Don’t go into the crypt!

Those who couldn’t fight, or were too important to lose in battle were told to hide in the crypt of the capital for safety. Meanwhile those above ground battled the White Walkers and their army of the dead (called “wights”).

Zombie logic

I wasn’t following Game of Thrones closely enough to realise that the crypt is the last place you want to be when the Night King, the leader of the White Walkers (and the wights), marches on the city. If he raises his arms then those who just died in battle — or those long dead in a crypt — will rise up and continue the fight as his relentless zombie army.

A crypt is a secure and hidden underground vault to protect the dead from desecration. But it turns into its opposite when the dead become the threat. The dead rise up and attack any living being within reach, and make more dead — and more murderous wights — according to zombie logic.

I’m researching the city, its codes, ciphers and hacks. The connection between encryption (turning a message into a secret) and the underground crypt in a church or castle (a hidden place) is obvious. Less obvious are the contradictions and imaginary perils entailed in housing the dead.


Architects have certainly paid attention to memorials, monuments, tombs, vaults, mausoleums and necropolises.

The contemporary Iranian architect Mehrdad Iravanian even said, “In order to study architecture, one must first investigate necrocracy” (51).

At least, that’s as reported by his compatriot the author Reza Negarestani. Necrocracy is not in the OED. It presumably means a system of governance where people are ruled by someone who is dead, or perhaps indirectly when people venerate the dead.

Such ancestor worship is common enough in autocracies where the dead founder is represented in portraiture or statuary, or embalmed in a crypt to encourage pilgrims. Negarestani doesn’t elaborate on the term necrocracy, though the book in which he quotes this is infused with themes of death.

Negarestani’s book is called Cyclonopedia: Complicity with Anonymous Materials, and amongst its other characteristics forms an unrelenting compendium, or unstructured encyclopaedia, of necrologisms — I mean neologisms.


I’m grateful to Asad Khan for introducing me to this genre. Negarestani’s book is a work of philo-fiction, which ought to mean lover of fiction, but the philo refers to philosophy as a whole. In a helpful explanation in a blog by Terence Blake the prefix philo– refers to the compulsory course in French schooling known casually as “philo,” a bit like the abbreviation “maths.” The genre is also known as theory-fiction.

Like those terms and the book title, the content of Cyclonopedia is “cryptic,” or simply difficult. As it happens the book also refers explicitly to code systems, ancient and modern, involving numerals, cuneiform and Arabic script, and geometrical diagrams.

It also plays on themes of the crypt, with portmanteau terms such as cryptogenic, crypto-fractal, cryptomilitary, crypting, decrypting, cryptological, crypto-nihilist, cryptospores, crypto-vermiform, crypto-bureaucratic, and cryptic outsidedness.

Here’s a sample from Negarestani as he worries through the implications of the crypt.

“What horrifies the living is not an empty tomb but a messed-up and exhumed tomb. The architectural policy of the solid does not reject destruction or deconstruction but escapes exhumation … deflowering the face (‘white wall / black hole’ Deleuze and Guattari), marring and mangling it … by messing up the surfaces, scratching … skinning … eating … turning to dust … cutting into the core, with bare hands, daggers and krises, nails and enzymes … saliva and breath … shovel and plow. Exhumation is wholly criminal and immoral, but further, it is basically polluting and infecting as it undergoes surface collision, necrotizing the architecture, proliferating hot and cold surfaces into each other, letting the cold space of a tomb evaporate and the reek of bodies rise up — resurrection of the defiled body. The cold cannot be reheated; only messed up” (51). [ellipses are in the original]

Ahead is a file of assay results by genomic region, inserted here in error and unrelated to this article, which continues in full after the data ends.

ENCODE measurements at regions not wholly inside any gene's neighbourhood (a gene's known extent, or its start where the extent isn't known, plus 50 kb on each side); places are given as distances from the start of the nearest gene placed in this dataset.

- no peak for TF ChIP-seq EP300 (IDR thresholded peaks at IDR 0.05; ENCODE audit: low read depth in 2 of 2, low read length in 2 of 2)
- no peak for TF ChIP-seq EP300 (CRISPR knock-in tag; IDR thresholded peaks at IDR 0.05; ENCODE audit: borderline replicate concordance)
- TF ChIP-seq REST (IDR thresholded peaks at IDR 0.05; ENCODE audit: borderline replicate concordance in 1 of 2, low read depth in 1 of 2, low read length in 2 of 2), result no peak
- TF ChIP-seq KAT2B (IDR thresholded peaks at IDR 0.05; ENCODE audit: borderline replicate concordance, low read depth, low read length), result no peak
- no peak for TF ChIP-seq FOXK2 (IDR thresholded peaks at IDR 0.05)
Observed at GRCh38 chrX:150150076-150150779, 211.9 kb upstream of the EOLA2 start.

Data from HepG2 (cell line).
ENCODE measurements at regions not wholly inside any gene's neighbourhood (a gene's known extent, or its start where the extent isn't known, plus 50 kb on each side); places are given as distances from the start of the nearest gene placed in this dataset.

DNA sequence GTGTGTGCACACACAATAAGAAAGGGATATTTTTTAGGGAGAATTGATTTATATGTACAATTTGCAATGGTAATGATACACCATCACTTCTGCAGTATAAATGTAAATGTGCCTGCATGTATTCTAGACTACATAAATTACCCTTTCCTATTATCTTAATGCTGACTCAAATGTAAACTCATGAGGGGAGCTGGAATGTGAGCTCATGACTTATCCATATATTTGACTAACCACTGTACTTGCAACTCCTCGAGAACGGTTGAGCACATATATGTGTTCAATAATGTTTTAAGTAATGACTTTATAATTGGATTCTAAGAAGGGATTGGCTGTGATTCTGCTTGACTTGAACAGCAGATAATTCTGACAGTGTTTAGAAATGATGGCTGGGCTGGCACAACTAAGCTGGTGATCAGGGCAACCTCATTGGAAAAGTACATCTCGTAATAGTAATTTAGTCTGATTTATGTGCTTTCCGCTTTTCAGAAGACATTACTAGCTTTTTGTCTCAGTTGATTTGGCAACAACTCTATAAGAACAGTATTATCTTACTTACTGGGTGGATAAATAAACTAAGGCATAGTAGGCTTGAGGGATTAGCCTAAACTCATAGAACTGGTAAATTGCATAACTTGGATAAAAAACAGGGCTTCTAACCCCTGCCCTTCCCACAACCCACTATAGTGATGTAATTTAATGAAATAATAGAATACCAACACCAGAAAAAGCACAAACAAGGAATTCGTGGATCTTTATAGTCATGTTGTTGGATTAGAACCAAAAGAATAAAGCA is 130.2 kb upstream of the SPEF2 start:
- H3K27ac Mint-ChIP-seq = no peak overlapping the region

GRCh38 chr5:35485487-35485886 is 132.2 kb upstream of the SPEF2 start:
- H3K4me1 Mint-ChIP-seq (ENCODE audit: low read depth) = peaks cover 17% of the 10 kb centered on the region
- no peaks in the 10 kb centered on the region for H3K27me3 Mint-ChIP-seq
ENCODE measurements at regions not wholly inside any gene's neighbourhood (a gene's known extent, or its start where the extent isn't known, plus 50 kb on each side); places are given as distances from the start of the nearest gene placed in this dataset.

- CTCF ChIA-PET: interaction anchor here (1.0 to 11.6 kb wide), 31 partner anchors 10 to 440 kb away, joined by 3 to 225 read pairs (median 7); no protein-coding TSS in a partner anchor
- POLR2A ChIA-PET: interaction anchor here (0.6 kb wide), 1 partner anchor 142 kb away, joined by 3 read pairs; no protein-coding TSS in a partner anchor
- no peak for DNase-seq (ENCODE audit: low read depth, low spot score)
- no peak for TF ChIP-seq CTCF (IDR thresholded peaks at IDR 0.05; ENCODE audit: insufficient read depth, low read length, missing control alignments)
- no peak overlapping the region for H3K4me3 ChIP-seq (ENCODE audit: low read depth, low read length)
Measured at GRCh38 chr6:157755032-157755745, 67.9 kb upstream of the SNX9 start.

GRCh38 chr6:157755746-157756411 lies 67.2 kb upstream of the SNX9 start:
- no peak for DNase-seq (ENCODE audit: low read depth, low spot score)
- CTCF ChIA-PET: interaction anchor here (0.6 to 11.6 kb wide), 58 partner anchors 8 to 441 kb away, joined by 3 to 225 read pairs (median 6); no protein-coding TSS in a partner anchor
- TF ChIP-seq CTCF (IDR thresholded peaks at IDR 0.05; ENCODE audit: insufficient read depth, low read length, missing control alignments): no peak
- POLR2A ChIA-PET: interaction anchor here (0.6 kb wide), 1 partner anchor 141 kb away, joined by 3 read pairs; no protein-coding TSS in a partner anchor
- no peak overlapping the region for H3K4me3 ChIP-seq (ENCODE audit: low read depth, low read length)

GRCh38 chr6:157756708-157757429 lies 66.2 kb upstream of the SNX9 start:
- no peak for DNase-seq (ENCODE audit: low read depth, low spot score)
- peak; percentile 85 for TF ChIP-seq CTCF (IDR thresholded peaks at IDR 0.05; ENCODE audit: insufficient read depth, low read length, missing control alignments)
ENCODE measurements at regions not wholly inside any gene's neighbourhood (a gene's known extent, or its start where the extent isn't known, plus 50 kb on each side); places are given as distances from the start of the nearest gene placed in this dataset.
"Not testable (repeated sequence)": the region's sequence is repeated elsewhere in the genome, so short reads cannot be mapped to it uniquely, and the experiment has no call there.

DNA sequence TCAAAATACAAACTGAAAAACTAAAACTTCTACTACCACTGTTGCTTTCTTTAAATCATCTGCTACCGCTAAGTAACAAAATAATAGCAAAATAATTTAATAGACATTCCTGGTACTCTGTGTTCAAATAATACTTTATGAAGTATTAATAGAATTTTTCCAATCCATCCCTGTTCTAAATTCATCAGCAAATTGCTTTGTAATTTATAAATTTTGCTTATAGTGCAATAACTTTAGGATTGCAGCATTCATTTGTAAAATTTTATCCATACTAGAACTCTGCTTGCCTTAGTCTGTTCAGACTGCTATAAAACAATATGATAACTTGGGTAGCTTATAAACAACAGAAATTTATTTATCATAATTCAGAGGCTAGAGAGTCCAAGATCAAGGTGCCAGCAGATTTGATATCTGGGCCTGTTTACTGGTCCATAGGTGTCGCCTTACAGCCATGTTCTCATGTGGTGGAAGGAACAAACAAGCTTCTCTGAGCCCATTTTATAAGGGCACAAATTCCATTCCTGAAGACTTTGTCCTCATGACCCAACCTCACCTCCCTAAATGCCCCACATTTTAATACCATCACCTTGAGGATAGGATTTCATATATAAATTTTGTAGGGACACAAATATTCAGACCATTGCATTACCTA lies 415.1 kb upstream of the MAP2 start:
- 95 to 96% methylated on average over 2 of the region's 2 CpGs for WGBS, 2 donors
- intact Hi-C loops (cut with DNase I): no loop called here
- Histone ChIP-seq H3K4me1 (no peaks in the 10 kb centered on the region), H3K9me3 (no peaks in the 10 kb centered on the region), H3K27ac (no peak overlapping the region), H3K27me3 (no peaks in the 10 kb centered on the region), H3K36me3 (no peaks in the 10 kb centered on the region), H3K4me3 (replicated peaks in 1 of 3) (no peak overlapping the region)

One of the disarming aspects of this style of writing is to sidestep human actors in favour of non-human things, as if humans and their actions are symptoms rather than causal agents. For example, in so far as people matter at all in such narratives, they are caught up in the self-propelling momentum of the processes of production, in the case of this book, the means by which oil is produced, organically and geologically.

Most commentaries seem to take their cue on this interpretation from the quote on the back cover of the book: “The Middle East is a sentient entity — it is alive!”

That serves as the major take-away from the book for most commentators. Marx and others wrote about the capitalist machine, as if we are all under its control. Deleuze invoked the war machine, and the body without organs.

Negarestani adds the desert, oil, monotheism and Islam, amongst a panoply of agents. Arguably, the book adds weight to such perversely autonomous agencies by its relentless and multiple assertions from every angle. The pragmatic reader is then left to answer, what difference does it make to hold to such autonomies?



  • Blake, Terrence. 2015. Philo-fiction. Agent Swarm, 21 November. Available online: (accessed 9 June 2019).
  • Fest, Bradley J. 2016. Geologies of finitude: The deep time of twenty-first-century catastrophe in Don DeLillo’s Point Omega and Reza Negarestani’s Cyclonopedia. Critique: Studies in Contemporary Fiction, (57) 5, 565-578.
  • Negarestani, Reza. 2008. Cyclonopedia: Complicity with Anonymous Materials. Melbourne:


  • Images in order: the Catacombs of San Giovanni, Syracusa, Sicily; Peter Eisenman’s Berlin Memorial to the Murdered Jews of Europe; Western desert in Egypt; flying over Sudan’s centre-pivot irrigation plots.


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